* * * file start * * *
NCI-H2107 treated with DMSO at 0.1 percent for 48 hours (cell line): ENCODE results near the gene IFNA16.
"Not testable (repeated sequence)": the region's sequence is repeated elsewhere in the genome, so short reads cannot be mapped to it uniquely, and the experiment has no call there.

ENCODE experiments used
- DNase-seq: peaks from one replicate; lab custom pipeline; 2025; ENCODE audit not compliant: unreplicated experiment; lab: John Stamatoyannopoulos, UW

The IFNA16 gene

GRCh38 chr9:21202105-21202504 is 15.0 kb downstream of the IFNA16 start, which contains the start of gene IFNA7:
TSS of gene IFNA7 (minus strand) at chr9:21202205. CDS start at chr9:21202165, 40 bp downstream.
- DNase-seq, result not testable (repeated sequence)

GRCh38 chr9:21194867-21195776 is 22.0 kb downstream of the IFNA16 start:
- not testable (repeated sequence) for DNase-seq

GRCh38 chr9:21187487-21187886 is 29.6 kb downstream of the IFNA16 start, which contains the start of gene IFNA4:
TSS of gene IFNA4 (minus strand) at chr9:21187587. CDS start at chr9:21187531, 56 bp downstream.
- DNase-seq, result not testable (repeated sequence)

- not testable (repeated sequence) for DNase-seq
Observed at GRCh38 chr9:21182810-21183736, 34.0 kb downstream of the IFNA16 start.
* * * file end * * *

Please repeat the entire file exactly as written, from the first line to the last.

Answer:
NCI-H2107 treated with DMSO at 0.1 percent for 48 hours (cell line): ENCODE results near the gene IFNA16.
"Not testable (repeated sequence)": the region's sequence is repeated elsewhere in the genome, so short reads cannot be mapped to it uniquely, and the experiment has no call there.

ENCODE experiments used
- DNase-seq: peaks from one replicate; lab custom pipeline; 2025; ENCODE audit not compliant: unreplicated experiment; lab: John Stamatoyannopoulos, UW

The IFNA16 gene

GRCh38 chr9:21202105-21202504 is 15.0 kb downstream of the IFNA16 start, which contains the start of gene IFNA7:
TSS of gene IFNA7 (minus strand) at chr9:21202205. CDS start at chr9:21202165, 40 bp downstream.
- DNase-seq, result not testable (repeated sequence)

GRCh38 chr9:21194867-21195776 is 22.0 kb downstream of the IFNA16 start:
- not testable (repeated sequence) for DNase-seq

GRCh38 chr9:21187487-21187886 is 29.6 kb downstream of the IFNA16 start, which contains the start of gene IFNA4:
TSS of gene IFNA4 (minus strand) at chr9:21187587. CDS start at chr9:21187531, 56 bp downstream.
- DNase-seq, result not testable (repeated sequence)

- not testable (repeated sequence) for DNase-seq
Observed at GRCh38 chr9:21182810-21183736, 34.0 kb downstream of the IFNA16 start.